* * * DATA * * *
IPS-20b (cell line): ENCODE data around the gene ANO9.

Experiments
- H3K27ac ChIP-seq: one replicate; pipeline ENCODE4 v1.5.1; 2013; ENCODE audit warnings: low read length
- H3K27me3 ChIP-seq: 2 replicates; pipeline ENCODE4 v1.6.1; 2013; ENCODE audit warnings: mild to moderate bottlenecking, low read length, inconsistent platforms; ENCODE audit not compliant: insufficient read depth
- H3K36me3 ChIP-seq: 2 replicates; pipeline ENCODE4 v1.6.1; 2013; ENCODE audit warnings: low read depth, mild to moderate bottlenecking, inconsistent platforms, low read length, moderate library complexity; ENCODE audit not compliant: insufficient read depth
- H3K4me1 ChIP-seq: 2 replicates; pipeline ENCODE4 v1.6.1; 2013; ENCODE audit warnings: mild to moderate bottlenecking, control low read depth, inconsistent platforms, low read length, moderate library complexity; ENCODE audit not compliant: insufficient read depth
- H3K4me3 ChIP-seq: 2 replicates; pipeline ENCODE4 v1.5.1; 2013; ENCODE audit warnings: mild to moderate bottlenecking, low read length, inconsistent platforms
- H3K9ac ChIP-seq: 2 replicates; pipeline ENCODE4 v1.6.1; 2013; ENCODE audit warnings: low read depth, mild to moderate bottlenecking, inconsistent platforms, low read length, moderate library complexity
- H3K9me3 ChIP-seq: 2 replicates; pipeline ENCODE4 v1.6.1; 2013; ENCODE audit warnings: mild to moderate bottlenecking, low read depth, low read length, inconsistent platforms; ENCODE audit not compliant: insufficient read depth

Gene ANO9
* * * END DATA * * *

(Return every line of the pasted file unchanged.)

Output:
IPS-20b (cell line): ENCODE data around the gene ANO9.

Experiments
- H3K27ac ChIP-seq: one replicate; pipeline ENCODE4 v1.5.1; 2013; ENCODE audit warnings: low read length
- H3K27me3 ChIP-seq: 2 replicates; pipeline ENCODE4 v1.6.1; 2013; ENCODE audit warnings: mild to moderate bottlenecking, low read length, inconsistent platforms; ENCODE audit not compliant: insufficient read depth
- H3K36me3 ChIP-seq: 2 replicates; pipeline ENCODE4 v1.6.1; 2013; ENCODE audit warnings: low read depth, mild to moderate bottlenecking, inconsistent platforms, low read length, moderate library complexity; ENCODE audit not compliant: insufficient read depth
- H3K4me1 ChIP-seq: 2 replicates; pipeline ENCODE4 v1.6.1; 2013; ENCODE audit warnings: mild to moderate bottlenecking, control low read depth, inconsistent platforms, low read length, moderate library complexity; ENCODE audit not compliant: insufficient read depth
- H3K4me3 ChIP-seq: 2 replicates; pipeline ENCODE4 v1.5.1; 2013; ENCODE audit warnings: mild to moderate bottlenecking, low read length, inconsistent platforms
- H3K9ac ChIP-seq: 2 replicates; pipeline ENCODE4 v1.6.1; 2013; ENCODE audit warnings: low read depth, mild to moderate bottlenecking, inconsistent platforms, low read length, moderate library complexity
- H3K9me3 ChIP-seq: 2 replicates; pipeline ENCODE4 v1.6.1; 2013; ENCODE audit warnings: mild to moderate bottlenecking, low read depth, low read length, inconsistent platforms; ENCODE audit not compliant: insufficient read depth

Gene ANO9